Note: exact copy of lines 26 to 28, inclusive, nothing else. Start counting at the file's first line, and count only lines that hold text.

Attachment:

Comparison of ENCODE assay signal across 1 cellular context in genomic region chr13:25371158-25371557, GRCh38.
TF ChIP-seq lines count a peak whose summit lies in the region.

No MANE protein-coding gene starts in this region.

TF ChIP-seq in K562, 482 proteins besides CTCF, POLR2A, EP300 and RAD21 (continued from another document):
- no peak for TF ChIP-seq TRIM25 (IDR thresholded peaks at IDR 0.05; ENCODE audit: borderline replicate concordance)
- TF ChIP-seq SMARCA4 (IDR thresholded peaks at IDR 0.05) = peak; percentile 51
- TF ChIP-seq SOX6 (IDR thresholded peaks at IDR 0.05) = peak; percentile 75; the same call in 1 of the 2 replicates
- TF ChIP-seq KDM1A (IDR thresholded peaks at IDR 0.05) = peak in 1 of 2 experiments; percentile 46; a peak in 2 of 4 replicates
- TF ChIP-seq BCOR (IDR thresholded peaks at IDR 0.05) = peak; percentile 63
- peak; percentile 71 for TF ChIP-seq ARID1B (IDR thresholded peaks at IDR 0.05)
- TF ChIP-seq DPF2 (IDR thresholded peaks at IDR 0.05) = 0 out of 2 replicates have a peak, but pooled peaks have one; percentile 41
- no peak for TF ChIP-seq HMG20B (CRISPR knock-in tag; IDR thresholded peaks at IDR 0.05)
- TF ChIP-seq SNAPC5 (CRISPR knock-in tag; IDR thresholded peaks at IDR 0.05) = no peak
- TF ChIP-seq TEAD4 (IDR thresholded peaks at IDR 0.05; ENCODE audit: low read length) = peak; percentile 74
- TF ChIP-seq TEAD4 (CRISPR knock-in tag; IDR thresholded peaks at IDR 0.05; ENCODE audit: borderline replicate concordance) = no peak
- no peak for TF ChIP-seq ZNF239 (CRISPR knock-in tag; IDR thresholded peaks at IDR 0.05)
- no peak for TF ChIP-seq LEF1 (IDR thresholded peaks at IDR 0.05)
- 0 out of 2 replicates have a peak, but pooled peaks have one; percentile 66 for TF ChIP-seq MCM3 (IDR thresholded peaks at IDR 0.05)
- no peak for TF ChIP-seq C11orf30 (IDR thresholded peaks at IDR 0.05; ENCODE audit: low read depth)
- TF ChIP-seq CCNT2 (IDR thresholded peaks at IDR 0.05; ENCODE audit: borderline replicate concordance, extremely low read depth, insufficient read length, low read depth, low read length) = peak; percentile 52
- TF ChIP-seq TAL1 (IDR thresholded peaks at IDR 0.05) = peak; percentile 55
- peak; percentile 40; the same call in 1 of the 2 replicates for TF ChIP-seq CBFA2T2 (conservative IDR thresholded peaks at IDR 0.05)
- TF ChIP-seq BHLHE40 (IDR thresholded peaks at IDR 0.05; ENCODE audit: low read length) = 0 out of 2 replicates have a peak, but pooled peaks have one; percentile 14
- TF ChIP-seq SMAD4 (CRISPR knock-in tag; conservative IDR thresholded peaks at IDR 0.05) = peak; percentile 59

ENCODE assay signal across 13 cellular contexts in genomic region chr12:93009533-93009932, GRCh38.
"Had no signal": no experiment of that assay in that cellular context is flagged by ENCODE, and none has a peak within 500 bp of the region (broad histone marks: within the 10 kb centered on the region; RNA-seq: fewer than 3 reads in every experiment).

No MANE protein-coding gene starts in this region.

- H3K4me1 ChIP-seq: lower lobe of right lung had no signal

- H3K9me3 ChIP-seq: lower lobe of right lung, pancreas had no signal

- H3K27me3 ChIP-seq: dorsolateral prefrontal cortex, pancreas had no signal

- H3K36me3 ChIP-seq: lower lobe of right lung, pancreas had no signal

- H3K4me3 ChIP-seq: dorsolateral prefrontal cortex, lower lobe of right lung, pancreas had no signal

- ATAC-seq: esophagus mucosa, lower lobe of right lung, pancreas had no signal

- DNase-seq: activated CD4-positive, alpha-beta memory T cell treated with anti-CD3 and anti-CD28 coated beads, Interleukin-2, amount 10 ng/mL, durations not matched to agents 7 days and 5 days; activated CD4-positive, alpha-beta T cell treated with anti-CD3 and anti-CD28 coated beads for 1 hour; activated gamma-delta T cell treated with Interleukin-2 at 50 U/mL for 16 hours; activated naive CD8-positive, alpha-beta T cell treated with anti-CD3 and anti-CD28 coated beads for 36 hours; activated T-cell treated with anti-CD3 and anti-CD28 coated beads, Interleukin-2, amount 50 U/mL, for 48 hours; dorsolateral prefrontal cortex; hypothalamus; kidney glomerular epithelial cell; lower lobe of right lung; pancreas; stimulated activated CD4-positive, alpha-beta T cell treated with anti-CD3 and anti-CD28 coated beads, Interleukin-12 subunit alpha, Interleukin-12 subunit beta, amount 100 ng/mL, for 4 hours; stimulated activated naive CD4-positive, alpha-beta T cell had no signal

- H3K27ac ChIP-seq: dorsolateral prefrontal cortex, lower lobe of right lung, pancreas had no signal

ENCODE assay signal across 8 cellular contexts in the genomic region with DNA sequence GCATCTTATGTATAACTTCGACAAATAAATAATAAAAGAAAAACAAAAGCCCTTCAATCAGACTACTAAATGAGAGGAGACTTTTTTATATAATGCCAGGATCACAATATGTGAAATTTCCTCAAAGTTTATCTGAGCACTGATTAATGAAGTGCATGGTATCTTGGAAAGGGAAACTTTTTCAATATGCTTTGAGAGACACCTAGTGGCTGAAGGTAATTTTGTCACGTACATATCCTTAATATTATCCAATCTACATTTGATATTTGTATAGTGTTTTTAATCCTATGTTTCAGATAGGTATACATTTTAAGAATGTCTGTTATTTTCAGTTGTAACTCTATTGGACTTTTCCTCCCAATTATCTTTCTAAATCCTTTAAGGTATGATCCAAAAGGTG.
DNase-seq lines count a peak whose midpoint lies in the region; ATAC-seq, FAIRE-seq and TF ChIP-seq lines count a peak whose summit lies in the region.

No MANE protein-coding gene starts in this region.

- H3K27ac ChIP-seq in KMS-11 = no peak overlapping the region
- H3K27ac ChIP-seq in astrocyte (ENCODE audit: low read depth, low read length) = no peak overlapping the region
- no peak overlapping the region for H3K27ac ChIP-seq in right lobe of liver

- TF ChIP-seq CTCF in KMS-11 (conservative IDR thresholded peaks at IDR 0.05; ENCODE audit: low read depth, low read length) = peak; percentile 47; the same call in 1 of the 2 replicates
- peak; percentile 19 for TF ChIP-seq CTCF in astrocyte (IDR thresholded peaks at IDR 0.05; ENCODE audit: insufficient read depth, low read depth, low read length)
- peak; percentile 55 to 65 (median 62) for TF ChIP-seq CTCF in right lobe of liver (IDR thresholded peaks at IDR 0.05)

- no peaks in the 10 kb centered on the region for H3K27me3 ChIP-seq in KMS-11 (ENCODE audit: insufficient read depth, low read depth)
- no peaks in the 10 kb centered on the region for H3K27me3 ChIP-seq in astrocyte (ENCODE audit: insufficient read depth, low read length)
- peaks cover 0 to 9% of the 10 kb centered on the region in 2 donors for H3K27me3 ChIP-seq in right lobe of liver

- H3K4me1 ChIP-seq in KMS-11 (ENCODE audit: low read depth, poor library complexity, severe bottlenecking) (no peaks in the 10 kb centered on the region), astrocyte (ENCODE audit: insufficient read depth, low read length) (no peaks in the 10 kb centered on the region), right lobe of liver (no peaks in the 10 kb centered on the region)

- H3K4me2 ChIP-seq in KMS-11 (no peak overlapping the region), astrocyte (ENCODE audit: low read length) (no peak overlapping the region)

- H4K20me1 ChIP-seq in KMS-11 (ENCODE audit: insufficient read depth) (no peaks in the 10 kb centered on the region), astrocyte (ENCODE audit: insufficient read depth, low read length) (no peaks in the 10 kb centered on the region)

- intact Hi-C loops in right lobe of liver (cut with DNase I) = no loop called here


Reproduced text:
"Had no signal": no experiment of that assay in that cellular context is flagged by ENCODE, and none has a peak within 500 bp of the region (broad histone marks: within the 10 kb centered on the region; RNA-seq: fewer than 3 reads in every experiment).

No MANE protein-coding gene starts in this region.

- H3K4me1 ChIP-seq: lower lobe of right lung had no signal